A master works his magic on museum


Michael Govan, director of the Los Angeles County Museum of Art, crouched in the pit of a stone quarry in Riverside. Wearing black jeans and a brown sports coat, he dragged a finger through the sandy floor to draw the northern edge of the LACMA campus.

On a key spot in his ad hoc map, he placed a granite stone the size of an orange, meant to represent a rugged 340-ton boulder standing in the quarry behind him. If all goes according to plan, that boulder will make a seven-day journey in August from the quarry to the museum’s Miracle Mile location on a specially designed 200-wheel truck. There, it will rest on two concrete rails lining a 15-foot-deep trough, as the museum’s newest sculpture: “Levitated Mass” by Michael Heizer, a famously reclusive artist who has devoted decades to building a “city” of earthworks in the Nevada desert that few outsiders are allowed to visit.

LACMA’s director describes the boulder -- which visitors will be able to walk under as though it were levitating -- as simultaneously contemporary and timeless. “It’s ultramodern because it’s self-referential and it’s about the viewer’s experience -- it doesn’t represent some god,” he says. “Yet it has the timeless, ancient overtones of cultures that moved monoliths, like the Egyptians, Syrians and Olmecs.”


To hear Govan talk so passionately about this artwork, which is after all one big rock, is to get some sense of what makes him a powerful advocate for artists, an effective fundraiser and an increasingly influential cultural leader in Los Angeles.

“He is a great communicator who makes his ideas and vision for the museum almost infectious,” says Ari Wiseman, deputy director of the Guggenheim in New York, who used to hold a similar museum post in L.A.

“I think Michael is to LACMA what Dudamel is to the Philharmonic and Placido Domingo is to the Opera,” says Zev Yaroslavsky, the L.A. County supervisor for the district that includes LACMA. “He might not have that kind of celebrity, but he has the same ability to move and inspire people, even people who don’t think they’re interested in art.” Yaroslavsky counts himself among the converts, saying he’s become “a nut for these big outdoor pieces of art” under Govan’s influence.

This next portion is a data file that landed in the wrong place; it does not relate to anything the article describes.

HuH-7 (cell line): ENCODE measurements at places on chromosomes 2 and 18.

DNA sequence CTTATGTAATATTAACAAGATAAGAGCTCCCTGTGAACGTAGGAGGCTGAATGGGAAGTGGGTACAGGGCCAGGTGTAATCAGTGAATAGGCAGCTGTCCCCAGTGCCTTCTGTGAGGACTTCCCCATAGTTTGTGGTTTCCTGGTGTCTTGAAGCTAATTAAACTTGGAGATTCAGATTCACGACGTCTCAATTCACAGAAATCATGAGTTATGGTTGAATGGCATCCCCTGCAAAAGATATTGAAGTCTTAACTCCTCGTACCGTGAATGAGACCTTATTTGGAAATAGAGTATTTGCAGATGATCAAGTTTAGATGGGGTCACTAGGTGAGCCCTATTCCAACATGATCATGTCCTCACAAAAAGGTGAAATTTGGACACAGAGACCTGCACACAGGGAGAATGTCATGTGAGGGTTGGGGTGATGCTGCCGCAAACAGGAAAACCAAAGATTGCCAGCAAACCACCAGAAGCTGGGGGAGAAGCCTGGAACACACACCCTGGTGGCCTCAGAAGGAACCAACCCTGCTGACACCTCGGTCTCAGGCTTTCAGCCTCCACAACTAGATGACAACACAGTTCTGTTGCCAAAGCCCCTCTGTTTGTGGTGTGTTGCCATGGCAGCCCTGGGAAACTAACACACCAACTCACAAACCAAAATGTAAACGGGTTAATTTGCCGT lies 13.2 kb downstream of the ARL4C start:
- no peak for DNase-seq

Five years into his stewardship of LACMA, having just signed a contract for five more, Govan, 47, has transformed the museum and its reputation. He has overseen the completion of two sleek new exhibition halls by renowned Italian architect Renzo Piano, expanded the collection by about 12,000 objects and helped boost annual attendance by more than 40%.

But LACMA has also transformed Govan. When he arrived at the museum, some viewed him rather reductively as an empire builder: the ambitious, fast-talking protege of his onetime boss Thomas Krens, the controversial Guggenheim Museum director known for trying to go global by opening branches around the world. But by now it’s clear that Govan’s vision for LACMA is not just to make it bigger and better a la Krens.

It’s a museum offering a little something for everyone: art from many centuries inside the galleries and a mix of architectural styles and large-scale artworks like the Heizer outdoors. He has made a point of partnering with other nonprofits in the L.A. film community, art world and beyond, and sees LACMA as an anchor -- geographically and intellectually -- for the region’s growing cultural community. These days, he is constructing alliances as well as buildings.


“LACMA by its nature could be a great collaborator. We’re in the middle of things, we’re multidisciplinary, we’re multicultural, we’re a general art museum,” Govan says, “so by definition we can encompass almost everything culturally.”

Govan is a “visionary” with a difference, says the artist Jeff Koons, describing realpolitik skills that help the museum leader adapt to economic necessity. “He bridges the impractical and the practical -- bringing these vast or grand gestures into the world through his understanding of institutions and the support of businesspeople.”

Tests and triumphs